R1.2bn bill looms for fibre optic farce
City of Johannesburg councillors will decide this month whether to pay R1.2-billion for a broadband network that remains unused 18 months after it was expected to deliver fast internet throughout the metro.
The Times understands that the matter has pitted mayor Parks Tau and his mayoral committee, who are in favour of paying, against the remaining members of the ANC caucus, who want an explanation before coming to a decision.
Caucus members also want to know the origin of the legal opinion relied on by the committee as well as whether it was given by internal lawyers, who an ANC member with knowledge of the deliberations said "always lose cases".
Four years ago, Ericsson SA was appointed to build a 900kmoptic fibre network for R1.1-billion.
The network was expected to be launched in July 2013 but the city cancelled the contract after accusing CitiConnect Communications, a joint venture between the city and Ericsson, of contract breaches.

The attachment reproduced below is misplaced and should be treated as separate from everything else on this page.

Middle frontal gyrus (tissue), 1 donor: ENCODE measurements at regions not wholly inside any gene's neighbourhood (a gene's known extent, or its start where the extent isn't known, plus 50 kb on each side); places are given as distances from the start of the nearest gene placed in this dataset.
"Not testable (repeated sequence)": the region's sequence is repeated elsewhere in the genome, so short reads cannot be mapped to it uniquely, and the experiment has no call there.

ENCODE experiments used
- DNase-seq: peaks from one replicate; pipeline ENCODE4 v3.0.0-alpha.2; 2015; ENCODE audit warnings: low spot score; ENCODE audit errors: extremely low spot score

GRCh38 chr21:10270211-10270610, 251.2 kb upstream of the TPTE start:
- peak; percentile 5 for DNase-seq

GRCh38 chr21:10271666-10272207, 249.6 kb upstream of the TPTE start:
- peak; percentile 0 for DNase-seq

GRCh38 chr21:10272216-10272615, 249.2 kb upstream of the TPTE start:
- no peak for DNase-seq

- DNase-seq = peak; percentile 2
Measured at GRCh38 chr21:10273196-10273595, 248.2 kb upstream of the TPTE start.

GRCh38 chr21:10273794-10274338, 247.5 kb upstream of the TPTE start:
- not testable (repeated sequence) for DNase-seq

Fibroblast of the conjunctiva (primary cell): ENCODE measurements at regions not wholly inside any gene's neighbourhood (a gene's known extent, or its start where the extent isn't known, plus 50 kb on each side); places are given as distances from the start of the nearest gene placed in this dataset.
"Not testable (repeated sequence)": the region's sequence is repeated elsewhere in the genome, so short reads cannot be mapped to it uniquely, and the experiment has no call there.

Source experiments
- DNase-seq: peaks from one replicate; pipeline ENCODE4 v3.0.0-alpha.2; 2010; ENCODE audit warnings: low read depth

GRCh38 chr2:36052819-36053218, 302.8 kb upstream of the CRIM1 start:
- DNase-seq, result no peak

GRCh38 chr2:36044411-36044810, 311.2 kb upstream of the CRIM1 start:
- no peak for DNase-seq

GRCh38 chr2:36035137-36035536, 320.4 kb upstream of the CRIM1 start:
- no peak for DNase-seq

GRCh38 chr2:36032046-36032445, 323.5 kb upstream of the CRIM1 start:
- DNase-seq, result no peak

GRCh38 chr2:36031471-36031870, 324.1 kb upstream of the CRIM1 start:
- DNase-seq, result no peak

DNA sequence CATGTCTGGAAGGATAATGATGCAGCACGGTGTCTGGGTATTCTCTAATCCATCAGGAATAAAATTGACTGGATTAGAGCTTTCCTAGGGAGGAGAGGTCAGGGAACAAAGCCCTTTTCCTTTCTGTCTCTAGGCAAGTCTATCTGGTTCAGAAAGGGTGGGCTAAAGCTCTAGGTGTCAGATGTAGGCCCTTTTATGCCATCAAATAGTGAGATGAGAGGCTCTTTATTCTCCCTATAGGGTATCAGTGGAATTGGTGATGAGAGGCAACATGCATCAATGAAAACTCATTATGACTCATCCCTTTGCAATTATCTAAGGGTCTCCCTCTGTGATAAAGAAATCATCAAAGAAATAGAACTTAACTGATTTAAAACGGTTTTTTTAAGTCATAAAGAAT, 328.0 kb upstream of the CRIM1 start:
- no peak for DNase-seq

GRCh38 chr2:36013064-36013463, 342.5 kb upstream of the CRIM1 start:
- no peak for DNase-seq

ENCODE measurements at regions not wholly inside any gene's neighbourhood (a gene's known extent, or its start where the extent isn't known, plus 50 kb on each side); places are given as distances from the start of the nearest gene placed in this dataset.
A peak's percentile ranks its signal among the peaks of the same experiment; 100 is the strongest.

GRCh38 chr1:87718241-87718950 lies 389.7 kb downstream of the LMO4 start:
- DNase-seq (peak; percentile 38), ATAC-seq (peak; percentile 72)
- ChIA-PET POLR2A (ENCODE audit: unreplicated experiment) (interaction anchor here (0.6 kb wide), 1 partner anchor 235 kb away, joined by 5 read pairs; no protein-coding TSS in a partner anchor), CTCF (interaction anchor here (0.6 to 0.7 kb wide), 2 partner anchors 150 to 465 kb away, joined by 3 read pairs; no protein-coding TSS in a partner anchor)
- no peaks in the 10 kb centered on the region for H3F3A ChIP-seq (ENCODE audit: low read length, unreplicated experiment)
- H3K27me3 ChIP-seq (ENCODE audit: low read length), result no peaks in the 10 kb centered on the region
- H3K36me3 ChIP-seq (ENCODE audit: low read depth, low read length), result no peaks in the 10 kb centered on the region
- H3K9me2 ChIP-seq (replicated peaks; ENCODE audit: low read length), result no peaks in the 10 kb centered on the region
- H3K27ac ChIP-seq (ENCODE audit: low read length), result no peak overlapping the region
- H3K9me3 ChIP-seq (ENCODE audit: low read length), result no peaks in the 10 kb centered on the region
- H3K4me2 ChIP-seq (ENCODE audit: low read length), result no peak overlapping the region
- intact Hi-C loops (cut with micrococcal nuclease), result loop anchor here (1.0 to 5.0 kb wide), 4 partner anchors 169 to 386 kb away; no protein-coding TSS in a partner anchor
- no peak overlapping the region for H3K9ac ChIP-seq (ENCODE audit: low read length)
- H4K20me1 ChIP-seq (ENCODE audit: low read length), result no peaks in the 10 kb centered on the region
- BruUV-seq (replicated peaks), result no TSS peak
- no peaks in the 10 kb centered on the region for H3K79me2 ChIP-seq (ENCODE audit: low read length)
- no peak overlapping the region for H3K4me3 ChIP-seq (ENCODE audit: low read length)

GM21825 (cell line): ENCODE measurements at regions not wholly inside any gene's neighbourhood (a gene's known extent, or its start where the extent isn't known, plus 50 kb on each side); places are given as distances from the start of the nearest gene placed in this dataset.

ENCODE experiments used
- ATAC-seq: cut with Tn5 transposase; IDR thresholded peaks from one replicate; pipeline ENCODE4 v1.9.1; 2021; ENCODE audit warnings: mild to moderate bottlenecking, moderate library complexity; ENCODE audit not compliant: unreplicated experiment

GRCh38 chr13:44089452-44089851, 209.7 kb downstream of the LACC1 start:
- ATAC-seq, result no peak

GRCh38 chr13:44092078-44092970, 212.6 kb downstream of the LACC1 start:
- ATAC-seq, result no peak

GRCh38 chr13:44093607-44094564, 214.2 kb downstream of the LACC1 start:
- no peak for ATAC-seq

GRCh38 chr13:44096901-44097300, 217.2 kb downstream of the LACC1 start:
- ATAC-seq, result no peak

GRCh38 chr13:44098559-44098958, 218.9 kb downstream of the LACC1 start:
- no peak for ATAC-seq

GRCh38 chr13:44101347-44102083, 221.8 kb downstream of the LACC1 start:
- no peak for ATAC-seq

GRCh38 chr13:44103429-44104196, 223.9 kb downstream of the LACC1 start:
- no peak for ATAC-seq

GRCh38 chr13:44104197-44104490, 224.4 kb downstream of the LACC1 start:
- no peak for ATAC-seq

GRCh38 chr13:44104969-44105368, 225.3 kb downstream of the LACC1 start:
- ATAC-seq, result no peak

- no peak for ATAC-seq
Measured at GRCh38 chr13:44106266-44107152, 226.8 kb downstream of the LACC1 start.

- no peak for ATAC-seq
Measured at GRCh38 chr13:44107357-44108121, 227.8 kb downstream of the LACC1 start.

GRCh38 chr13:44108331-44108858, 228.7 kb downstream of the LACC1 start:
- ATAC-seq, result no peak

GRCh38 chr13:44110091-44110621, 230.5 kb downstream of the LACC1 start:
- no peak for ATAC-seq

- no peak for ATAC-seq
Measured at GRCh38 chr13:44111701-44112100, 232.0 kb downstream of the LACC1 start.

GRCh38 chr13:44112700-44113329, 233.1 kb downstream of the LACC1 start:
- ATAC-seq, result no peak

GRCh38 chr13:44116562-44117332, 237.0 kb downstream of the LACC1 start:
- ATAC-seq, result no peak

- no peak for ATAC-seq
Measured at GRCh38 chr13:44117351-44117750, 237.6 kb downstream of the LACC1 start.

According to council documents, settling with Ericsson would absolve the city from paying the company R3.348-billion over the stipulated 12-year period the contract was meant to have run.
The city now intends to establish a municipal-owned entity - the cost of which is not yet known - to roll out broadband.
The stalled project puts Johannesburg behind Tshwane and Cape Town, where free Wi-Fi for residents is already a reality.
Tshwane plans to establish 650 Wi-Fi sites by June while Cape Town is rolling out free Wi-Fi in 61 buildings and several public areas as part a R1.3-billion connectivity drive.
The deal with Ericcson meant Joburg had to enter into various contracts with other service providers to ensure that its ICT services were not disrupted, according to a council document.
Ericcson and the city did not respond to requests for comment.